Book 167: The Good Muslim by Tahmima Anam

 

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The Good Muslim by Tahmima Anam

Finished reading on April 26th, 2015

Rating: 8/10

This book continues the story that began in “A Golden Age” with the Bangladesh Liberation War and follows Maya, Rehana and Sohail Haque.

The story is presented in two timelines – one starts in 1982, when Maya, Rehana’s daughter returns home after having been away for seven years and working as a country doctor. The other is earlier, starting from the end of the war when Rehana’s son Sohail returns home from war.

Mostly everything is seen from the point of view of Maya – she returns to a home and family that have changed. Her brother has become a religious leader and lives in a hut on top of his mother’s bungalow. He has a son, Zaid, whose mother has just died a few days before Maya returns.

From the beginning there are several tales to be followed here. The timeline from just after the war that is weaved between the later 1980s one, follows how Sohail changes and becomes the man that Maya meets on her return and also gives an idea why she had left in the first place. The second timeline shows more of the everyday life of Maya and her mother and Zaid.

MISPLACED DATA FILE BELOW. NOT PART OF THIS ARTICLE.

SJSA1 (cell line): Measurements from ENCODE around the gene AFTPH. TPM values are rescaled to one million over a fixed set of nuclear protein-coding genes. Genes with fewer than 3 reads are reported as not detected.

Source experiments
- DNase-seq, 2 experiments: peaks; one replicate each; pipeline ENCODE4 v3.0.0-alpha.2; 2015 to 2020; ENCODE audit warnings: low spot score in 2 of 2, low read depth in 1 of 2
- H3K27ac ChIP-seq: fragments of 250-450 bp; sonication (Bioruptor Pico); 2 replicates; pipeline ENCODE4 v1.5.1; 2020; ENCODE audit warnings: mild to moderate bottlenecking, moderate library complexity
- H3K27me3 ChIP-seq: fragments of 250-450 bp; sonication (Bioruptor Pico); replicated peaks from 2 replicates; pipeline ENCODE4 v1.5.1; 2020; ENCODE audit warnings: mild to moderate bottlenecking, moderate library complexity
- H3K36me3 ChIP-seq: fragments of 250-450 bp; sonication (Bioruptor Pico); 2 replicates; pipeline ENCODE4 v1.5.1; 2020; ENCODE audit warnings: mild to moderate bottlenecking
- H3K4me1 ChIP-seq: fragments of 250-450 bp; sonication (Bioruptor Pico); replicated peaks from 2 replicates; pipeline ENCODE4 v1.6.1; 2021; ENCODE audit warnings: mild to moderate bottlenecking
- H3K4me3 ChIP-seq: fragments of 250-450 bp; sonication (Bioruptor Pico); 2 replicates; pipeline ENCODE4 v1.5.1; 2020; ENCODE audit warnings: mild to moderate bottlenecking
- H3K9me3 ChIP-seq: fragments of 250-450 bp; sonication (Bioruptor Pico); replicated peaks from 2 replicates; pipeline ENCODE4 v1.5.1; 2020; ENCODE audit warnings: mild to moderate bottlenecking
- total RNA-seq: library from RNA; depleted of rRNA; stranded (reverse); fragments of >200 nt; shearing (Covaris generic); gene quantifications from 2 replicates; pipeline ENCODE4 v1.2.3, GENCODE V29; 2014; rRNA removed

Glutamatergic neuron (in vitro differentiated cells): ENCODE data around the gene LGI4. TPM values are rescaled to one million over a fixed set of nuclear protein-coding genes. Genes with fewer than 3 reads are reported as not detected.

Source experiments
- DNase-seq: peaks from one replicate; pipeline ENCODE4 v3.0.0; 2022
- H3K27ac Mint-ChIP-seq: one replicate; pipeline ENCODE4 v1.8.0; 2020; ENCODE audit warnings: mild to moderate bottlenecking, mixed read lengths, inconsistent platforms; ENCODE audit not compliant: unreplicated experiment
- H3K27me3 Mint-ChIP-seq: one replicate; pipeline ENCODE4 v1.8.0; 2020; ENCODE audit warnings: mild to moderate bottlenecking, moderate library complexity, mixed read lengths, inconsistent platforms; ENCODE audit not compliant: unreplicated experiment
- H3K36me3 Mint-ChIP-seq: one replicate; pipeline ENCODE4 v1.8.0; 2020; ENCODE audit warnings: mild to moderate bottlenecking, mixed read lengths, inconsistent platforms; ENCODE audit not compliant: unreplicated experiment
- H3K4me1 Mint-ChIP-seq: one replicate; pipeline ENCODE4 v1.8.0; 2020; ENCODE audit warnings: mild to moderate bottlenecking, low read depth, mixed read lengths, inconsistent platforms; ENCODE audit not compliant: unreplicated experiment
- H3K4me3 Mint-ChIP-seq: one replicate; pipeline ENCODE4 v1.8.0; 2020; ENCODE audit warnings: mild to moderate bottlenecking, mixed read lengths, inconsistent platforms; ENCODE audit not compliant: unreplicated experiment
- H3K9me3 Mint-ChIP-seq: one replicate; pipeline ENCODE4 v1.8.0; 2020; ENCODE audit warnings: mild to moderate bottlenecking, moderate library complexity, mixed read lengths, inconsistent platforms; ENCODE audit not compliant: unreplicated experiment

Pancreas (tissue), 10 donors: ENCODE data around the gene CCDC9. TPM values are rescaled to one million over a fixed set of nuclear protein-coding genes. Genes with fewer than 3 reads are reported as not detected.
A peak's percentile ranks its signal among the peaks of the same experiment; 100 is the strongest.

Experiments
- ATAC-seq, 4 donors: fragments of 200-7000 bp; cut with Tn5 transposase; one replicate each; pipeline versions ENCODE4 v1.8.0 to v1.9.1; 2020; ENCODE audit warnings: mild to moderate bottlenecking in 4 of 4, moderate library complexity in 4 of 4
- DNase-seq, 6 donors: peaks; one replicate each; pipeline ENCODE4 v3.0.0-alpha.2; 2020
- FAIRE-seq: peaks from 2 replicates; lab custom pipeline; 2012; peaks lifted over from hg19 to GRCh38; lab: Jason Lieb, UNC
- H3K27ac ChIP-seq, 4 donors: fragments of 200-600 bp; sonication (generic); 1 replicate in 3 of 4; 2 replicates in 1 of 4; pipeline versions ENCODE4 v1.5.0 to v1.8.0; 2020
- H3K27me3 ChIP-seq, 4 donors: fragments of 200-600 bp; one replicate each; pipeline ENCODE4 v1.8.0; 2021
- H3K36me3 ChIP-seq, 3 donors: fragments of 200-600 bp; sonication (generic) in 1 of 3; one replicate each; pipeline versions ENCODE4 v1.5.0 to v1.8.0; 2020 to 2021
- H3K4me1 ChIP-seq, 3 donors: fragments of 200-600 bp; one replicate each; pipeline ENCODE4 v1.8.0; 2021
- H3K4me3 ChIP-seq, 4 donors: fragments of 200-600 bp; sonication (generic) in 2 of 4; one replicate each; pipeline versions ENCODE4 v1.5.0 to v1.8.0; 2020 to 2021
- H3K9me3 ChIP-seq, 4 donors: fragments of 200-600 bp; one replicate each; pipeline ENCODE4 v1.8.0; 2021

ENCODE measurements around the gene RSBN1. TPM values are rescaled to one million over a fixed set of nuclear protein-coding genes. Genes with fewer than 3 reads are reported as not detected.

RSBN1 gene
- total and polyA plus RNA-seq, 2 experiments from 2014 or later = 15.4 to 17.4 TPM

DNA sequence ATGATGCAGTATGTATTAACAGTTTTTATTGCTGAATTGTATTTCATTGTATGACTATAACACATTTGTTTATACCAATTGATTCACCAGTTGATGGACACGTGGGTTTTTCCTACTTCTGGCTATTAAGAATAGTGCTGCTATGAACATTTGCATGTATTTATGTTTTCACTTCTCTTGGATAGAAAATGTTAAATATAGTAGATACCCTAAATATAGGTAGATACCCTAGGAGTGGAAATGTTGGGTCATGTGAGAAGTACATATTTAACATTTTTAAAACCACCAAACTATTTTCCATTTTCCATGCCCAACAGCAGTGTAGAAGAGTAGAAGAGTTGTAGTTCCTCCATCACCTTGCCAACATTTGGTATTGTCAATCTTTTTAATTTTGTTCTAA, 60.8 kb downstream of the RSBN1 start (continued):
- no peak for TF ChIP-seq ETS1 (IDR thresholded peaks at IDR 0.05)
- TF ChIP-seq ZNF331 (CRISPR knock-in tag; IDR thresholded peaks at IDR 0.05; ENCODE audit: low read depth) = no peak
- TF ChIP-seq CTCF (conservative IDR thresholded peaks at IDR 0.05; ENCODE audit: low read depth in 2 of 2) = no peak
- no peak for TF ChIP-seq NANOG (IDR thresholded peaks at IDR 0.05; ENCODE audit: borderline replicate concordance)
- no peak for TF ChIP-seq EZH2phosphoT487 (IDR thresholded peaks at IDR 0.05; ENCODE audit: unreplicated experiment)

The book brings out several problems -one of them being how much should a relative influence the upbringing of a child that isn’t their own – as Maya is trying to give Zaid some education and tries to convince Sohail to put the kid into a school, but Sohail has his own plans for him.

The other and maybe a greater theme is a person finding religion for himself – we see how Sohail has changed and how Maya has tried to cope with it, and how she doesn’t understand why he changed and what had happened to him. We only find out later on something more about what happened to Sohail, and what might have pushed him to throw himself into religion, whether that’s enough or not, you can decide for yourself.

There are some troubling topics raised – mostly in violence against women who were taken captive during the war and used by the soldiers, and what happens to the women after the war is over.

It isn’t a happy read, but it does give a glimpse into a different kind of world.

Book 166: Season of Migration to the North by Tayeb Salih

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Season of Migration to the North by Tayeb Salih
Finished reading on April 24th, 2015
Rating: 7/10

Sudan, a village by the Nile. A young man returns home after having studied abroad and discovers a mysterious man has moved there. What makes this man mysterious? One evening when the man gets drunk, he recites a poem in English.